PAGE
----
Investors have garnered more gold than all but four of the world's central banks. They have acquired more silver than the amount of the precious metal that that can be mined in the U.S. during a period of 12 years.
Investors have $102 billion devoted to the belief that gold's value will rise.
"Gold is going quiet," Pete Sorrentino, who helps manage $13.8 billion at Huntington Asset Advisors in Cincinnati, Ohio. "It's good and healthy and characteristic of gold's stair-step rally. We'll see a little more downward pressure and then begin to trade sideways for an indeterminate time. "
One investor whose assets are 20 percent gold said he was entertained by people dissuaded by gold because of the poor performance in the past month.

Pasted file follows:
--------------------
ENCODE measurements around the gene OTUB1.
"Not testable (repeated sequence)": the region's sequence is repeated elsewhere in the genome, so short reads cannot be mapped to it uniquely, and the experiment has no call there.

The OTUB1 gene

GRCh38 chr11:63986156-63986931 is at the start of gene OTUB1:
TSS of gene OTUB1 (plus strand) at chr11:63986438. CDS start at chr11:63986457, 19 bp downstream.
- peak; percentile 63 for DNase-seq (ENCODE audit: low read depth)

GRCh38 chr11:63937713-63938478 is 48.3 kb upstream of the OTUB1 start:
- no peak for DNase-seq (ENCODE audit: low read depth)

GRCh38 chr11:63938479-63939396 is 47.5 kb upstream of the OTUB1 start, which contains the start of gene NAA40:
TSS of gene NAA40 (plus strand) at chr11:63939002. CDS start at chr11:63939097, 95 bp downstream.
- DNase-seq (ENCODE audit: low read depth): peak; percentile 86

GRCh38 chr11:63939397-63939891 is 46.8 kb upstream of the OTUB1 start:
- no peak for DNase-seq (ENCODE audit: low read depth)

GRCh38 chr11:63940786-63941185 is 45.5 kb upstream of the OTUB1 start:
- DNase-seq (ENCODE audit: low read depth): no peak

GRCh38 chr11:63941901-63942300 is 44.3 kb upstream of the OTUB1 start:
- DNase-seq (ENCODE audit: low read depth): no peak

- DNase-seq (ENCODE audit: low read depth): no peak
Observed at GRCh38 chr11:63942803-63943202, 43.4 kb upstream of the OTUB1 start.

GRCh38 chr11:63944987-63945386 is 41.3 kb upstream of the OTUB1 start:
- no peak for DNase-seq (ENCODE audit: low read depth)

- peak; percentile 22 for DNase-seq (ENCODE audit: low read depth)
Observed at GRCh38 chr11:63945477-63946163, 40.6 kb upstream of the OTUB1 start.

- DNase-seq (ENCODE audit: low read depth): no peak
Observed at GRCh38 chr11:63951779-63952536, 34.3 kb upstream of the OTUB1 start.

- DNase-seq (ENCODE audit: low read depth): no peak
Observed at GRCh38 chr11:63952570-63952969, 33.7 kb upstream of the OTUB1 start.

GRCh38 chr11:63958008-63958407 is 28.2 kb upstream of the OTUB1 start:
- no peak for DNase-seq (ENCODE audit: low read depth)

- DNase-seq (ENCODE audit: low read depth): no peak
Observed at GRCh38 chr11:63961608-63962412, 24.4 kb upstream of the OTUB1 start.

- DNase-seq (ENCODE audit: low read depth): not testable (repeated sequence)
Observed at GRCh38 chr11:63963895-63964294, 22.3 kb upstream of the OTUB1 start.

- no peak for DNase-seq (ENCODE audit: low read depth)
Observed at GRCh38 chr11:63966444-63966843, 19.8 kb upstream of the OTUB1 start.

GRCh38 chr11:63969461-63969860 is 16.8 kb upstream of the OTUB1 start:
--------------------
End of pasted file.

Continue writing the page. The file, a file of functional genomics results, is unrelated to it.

"I had to chuckle when I saw reports that it was over for gold," Michael Cuggino, who helps manage $10 billion at Permanent Portfolio Funds in San Francisco, told the news service. "Some investors have taken money off the table after a significant run-up in 2010. If you look at the macro environment, the instability around the world, the worldwide currency devaluation, these factors all bode well."
Shortly after 2:30 p.m. on Monday, gold futures were up 0.16 percent, a $2.10 increase to $1,351.10. Silver also was up 0.98 percent, a 0.286 increase to $29.345 per troy ounce.
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